How to Play Violin/Tips on Playing the Violin
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- When holding the neck of your violin, ensure your wrist is curved and your posture is perfect in order to create a rich tone.
- Make sure your left wrist does not "collapse". You should support your violin with your neck and shoulder. Your left hand must be free to move, though you can bring your thumb underneath a bit to slightly counterbalance your fingers.
- Keep your fingernails trimmed short. This is important for a clear sound. You should depress the strings with the tips of your fingers on your left hand and you won't do that well with long fingernails. Also, a good vibrato will not be achieved with long fingernails.
- Hold the violin in a relaxed manner. The use of a shoulder rest will help. The shoulder rest prevents excessive tension in the shoulder.
- Keep your violin up high on your left shoulder with the scroll out to your left rather than directly out in front of you as this can make proper left hand positioning very difficult.
- Ensure that you look straight ahead, not down your strings as you play. This will have the effect that it's more the left side of your jawbone that rests on your "chinrest" than your chin.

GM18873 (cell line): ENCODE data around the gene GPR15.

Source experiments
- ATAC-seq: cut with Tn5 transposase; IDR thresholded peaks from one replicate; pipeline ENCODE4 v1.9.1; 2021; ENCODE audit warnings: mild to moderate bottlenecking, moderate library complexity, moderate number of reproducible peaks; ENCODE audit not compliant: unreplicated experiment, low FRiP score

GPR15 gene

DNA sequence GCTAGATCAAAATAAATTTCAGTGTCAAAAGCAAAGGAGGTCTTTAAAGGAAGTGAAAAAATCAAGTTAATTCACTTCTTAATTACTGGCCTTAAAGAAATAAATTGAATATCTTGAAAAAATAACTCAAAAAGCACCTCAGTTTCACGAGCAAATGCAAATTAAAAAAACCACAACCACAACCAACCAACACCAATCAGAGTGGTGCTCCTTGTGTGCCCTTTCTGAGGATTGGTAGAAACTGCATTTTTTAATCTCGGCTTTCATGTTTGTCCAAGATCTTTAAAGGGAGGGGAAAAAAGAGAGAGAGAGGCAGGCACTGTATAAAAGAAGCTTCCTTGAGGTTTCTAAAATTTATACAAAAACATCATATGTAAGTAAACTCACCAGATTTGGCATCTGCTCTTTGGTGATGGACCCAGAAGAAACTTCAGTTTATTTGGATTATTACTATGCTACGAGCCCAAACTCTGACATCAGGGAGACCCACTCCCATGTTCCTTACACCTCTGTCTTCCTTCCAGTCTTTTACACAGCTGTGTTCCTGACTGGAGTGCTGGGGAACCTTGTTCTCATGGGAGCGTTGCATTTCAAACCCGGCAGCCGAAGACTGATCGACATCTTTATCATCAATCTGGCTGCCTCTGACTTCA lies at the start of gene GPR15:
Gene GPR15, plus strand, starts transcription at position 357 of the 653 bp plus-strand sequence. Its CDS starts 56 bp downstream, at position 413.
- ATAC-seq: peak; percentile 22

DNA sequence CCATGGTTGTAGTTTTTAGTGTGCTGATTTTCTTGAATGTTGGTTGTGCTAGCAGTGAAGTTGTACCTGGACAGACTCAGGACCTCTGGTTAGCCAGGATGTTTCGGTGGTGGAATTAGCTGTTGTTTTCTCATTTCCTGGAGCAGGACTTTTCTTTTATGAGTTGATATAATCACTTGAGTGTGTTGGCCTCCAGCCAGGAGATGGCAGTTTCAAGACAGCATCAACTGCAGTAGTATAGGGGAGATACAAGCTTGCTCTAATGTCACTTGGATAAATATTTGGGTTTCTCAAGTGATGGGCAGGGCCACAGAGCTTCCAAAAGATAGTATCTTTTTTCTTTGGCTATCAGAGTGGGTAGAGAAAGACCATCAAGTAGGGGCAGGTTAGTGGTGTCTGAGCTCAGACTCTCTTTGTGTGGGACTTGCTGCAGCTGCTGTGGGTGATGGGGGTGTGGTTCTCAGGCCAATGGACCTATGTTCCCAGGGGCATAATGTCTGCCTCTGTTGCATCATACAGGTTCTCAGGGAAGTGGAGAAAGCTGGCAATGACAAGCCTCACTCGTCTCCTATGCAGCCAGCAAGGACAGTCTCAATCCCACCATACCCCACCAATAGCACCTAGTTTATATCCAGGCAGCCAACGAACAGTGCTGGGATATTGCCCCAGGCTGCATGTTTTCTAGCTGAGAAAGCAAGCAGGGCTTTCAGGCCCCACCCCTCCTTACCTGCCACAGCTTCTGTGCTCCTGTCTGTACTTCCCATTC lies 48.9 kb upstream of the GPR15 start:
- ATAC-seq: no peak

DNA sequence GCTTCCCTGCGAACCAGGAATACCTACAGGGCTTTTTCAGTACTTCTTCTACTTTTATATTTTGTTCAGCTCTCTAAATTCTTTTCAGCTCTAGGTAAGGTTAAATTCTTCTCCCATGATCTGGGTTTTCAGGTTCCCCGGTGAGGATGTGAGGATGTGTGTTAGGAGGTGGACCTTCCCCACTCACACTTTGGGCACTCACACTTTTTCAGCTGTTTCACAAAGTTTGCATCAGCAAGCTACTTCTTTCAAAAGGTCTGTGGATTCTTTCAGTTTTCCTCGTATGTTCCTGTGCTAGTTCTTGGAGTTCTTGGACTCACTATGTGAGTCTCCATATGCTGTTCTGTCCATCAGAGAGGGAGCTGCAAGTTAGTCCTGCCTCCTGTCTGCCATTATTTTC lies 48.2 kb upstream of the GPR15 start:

- Your bow should move perpendicular to the strings. Lead your bow with your right wrist. The stick of the bow should be slightly tilted toward the fingerboard (away from your face).
- Be very careful to keep your pinky from "floating." Instead, make sure it's firmly on the nut or shaft of the bow but without being "buckled" or bent backwards.
- Your bow should move between the fingerboard and the bridge. When closer to the bridge, it will be louder. Play closer to the fingerboard to play more quietly. (For the beginner: the fingerboard is the long, black piece running down the center of the violin.)
- When playing quiet sections of music, keep using all the bow but press down lighter.
- Practice! (As a guide, college majors are recommended to practice roughly 2 to 4 hours per day. At least an hour a day should be expected as a bare minimum for serious practitioners.)